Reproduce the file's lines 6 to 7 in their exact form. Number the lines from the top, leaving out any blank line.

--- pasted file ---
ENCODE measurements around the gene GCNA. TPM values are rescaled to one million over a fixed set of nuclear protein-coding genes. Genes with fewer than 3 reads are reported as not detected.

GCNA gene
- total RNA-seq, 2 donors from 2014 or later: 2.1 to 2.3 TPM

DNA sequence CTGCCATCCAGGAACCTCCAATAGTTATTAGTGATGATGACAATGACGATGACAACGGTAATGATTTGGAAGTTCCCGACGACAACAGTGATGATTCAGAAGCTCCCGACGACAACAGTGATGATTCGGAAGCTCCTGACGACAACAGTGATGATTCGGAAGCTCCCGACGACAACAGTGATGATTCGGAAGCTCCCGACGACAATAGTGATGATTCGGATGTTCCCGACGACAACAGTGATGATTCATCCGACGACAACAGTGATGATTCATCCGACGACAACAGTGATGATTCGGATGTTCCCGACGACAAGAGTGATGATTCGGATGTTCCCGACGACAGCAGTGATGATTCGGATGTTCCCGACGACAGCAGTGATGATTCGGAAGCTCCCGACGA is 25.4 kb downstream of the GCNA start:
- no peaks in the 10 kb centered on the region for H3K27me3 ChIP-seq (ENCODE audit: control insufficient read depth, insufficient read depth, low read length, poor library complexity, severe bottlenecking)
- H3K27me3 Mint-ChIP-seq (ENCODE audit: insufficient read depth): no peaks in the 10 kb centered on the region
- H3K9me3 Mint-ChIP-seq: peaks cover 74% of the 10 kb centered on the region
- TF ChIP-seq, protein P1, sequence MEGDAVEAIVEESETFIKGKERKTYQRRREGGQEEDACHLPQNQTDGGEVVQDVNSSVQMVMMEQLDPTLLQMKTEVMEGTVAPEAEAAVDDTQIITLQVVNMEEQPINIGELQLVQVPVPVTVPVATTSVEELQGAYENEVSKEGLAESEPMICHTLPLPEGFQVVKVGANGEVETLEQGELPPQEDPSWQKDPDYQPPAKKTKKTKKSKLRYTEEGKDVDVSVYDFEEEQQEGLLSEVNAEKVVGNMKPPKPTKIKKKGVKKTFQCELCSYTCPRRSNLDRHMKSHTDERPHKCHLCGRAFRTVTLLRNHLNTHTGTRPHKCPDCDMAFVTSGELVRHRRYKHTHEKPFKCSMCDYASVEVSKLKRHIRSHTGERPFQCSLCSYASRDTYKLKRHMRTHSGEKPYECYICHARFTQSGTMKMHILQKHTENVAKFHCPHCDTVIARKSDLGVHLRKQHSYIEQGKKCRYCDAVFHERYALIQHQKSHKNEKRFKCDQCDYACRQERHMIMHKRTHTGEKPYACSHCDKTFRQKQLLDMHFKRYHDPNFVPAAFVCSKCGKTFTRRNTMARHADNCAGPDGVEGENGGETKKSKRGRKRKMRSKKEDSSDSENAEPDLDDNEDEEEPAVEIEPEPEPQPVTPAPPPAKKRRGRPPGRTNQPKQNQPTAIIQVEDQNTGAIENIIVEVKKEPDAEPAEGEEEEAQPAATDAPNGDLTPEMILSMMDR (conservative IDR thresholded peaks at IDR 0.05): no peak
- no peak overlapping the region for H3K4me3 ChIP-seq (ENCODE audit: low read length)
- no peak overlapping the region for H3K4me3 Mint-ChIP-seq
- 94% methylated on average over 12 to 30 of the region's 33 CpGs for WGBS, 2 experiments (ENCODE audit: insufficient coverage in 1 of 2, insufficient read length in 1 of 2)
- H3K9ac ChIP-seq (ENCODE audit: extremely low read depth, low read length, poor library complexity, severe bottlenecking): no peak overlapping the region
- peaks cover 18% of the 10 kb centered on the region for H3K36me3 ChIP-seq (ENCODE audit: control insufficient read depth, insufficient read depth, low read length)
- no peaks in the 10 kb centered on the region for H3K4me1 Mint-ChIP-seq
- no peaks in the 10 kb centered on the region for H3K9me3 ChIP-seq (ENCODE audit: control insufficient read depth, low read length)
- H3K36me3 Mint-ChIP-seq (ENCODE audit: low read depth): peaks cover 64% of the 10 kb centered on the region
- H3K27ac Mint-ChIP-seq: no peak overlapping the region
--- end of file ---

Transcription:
- H3K27me3 Mint-ChIP-seq (ENCODE audit: insufficient read depth): no peaks in the 10 kb centered on the region
- H3K9me3 Mint-ChIP-seq: peaks cover 74% of the 10 kb centered on the region